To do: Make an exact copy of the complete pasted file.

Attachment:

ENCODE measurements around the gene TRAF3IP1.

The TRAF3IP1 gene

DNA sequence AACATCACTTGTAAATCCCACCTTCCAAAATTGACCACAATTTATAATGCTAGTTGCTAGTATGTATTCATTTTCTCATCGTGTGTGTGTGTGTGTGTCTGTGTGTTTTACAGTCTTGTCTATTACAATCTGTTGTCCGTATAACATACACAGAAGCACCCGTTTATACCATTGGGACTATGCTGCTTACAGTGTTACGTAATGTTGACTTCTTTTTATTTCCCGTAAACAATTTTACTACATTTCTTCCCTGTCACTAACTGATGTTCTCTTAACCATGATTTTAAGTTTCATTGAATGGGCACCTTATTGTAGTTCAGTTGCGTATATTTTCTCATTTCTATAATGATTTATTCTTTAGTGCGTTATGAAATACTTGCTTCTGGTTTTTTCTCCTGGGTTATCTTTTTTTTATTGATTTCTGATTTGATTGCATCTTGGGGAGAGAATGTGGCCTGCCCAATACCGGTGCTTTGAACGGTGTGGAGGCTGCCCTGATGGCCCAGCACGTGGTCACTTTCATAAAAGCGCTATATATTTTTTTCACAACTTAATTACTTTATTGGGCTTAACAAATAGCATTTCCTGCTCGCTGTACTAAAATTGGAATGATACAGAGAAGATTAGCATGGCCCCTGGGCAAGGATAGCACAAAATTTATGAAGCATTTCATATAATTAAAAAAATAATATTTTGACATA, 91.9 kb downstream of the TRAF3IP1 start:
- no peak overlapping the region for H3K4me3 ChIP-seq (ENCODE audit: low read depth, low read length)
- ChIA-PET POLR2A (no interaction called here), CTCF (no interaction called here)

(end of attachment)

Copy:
ENCODE measurements around the gene TRAF3IP1.

The TRAF3IP1 gene

DNA sequence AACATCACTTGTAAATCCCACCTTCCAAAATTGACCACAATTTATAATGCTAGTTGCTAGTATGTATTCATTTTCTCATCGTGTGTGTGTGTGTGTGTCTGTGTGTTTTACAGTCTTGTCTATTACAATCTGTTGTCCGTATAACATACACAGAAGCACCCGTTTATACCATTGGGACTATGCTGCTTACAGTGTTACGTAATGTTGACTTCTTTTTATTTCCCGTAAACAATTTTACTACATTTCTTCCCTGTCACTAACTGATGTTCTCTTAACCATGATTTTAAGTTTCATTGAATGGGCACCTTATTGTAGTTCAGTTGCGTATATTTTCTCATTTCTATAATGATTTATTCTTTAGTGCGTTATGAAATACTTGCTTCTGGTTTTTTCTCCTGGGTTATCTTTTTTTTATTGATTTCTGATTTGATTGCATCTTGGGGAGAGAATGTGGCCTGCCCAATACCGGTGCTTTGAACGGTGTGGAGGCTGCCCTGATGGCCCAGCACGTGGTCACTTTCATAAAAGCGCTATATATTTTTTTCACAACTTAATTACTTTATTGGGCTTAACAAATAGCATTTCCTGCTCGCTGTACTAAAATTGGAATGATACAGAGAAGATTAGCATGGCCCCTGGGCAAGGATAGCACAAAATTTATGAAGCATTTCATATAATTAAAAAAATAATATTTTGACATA, 91.9 kb downstream of the TRAF3IP1 start:
- no peak overlapping the region for H3K4me3 ChIP-seq (ENCODE audit: low read depth, low read length)
- ChIA-PET POLR2A (no interaction called here), CTCF (no interaction called here)